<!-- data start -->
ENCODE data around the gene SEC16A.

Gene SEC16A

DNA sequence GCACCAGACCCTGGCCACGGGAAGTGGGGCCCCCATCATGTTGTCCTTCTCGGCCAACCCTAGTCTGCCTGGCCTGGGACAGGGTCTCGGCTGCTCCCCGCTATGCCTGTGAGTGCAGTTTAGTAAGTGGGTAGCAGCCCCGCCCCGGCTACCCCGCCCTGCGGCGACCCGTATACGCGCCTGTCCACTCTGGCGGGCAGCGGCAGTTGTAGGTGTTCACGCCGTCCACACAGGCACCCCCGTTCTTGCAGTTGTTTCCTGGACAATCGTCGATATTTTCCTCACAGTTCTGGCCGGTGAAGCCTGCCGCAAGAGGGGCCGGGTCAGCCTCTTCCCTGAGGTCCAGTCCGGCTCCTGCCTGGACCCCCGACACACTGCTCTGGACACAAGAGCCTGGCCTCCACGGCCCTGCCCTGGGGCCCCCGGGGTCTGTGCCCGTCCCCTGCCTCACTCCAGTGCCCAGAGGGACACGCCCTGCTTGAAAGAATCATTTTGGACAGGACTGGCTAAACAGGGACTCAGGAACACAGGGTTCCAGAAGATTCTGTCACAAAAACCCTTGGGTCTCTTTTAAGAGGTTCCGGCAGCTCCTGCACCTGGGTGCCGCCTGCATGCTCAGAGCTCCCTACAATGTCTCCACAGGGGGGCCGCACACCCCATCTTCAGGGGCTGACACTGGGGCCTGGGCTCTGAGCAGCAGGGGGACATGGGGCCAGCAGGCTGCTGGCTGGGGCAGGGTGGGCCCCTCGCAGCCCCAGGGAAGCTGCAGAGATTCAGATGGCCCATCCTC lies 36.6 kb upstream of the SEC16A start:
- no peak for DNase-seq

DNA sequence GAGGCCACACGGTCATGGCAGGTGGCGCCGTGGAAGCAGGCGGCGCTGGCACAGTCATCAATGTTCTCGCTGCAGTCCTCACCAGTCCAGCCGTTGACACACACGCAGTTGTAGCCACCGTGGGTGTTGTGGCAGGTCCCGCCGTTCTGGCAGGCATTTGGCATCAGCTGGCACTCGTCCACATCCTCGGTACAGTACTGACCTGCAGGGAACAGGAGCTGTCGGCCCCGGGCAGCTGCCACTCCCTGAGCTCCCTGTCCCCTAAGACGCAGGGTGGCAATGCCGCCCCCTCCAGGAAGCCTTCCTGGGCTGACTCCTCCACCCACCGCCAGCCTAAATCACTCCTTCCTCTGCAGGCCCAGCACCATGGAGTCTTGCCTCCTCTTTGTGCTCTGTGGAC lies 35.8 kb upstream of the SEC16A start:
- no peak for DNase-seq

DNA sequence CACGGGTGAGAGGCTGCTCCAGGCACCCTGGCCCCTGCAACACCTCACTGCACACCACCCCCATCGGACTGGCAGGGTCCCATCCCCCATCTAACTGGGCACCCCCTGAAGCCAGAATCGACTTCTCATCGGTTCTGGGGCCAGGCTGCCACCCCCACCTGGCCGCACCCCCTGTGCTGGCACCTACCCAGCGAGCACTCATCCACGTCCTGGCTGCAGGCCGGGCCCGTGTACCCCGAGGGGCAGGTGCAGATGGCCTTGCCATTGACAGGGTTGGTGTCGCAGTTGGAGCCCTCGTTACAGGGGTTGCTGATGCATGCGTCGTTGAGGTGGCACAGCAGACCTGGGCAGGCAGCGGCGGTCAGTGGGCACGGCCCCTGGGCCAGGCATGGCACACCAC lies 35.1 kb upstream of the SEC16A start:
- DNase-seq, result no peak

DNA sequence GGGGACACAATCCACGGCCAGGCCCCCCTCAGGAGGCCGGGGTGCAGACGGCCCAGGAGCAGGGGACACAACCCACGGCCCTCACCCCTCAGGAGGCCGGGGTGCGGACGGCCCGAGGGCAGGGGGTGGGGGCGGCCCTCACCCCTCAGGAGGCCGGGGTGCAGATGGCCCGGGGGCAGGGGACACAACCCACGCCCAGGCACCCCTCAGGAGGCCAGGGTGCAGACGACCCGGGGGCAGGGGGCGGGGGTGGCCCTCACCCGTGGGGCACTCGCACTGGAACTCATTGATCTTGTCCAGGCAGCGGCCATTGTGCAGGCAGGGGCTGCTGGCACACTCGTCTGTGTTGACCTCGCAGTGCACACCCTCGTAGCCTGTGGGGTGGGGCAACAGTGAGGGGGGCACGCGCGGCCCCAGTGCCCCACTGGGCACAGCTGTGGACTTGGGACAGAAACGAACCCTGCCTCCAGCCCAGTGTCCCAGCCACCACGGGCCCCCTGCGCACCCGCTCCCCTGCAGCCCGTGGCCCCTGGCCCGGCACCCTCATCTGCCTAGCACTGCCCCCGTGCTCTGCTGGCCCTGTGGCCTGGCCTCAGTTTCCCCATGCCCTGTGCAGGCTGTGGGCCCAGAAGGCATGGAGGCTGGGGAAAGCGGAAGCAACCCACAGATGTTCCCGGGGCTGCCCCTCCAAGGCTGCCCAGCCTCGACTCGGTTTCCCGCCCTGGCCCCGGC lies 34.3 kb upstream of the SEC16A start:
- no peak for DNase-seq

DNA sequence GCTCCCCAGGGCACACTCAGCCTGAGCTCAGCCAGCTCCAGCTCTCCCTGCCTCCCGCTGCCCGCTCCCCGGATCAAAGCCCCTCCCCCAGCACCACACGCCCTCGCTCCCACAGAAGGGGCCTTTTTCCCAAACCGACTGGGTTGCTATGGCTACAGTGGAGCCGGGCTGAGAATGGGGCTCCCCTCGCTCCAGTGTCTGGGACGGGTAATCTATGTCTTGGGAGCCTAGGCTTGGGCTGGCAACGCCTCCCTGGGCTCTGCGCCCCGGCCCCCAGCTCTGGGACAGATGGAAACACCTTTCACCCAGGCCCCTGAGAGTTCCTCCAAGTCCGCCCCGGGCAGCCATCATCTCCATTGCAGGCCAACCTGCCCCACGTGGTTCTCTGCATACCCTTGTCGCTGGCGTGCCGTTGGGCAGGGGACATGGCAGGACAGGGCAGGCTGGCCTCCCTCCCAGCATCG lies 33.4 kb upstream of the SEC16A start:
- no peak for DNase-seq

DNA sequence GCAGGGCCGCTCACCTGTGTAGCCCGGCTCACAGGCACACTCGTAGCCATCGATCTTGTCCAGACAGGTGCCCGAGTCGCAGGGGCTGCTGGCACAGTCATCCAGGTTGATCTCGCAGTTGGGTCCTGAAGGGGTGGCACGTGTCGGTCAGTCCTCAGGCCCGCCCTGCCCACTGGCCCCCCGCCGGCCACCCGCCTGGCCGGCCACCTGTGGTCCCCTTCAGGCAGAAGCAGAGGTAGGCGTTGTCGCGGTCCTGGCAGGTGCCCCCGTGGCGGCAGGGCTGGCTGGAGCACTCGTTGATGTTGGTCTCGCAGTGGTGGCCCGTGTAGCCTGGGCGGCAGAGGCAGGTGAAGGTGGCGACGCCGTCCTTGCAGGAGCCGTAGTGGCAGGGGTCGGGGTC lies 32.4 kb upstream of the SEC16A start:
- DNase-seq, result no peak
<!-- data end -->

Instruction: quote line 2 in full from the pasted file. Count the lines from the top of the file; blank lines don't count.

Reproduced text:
Gene SEC16A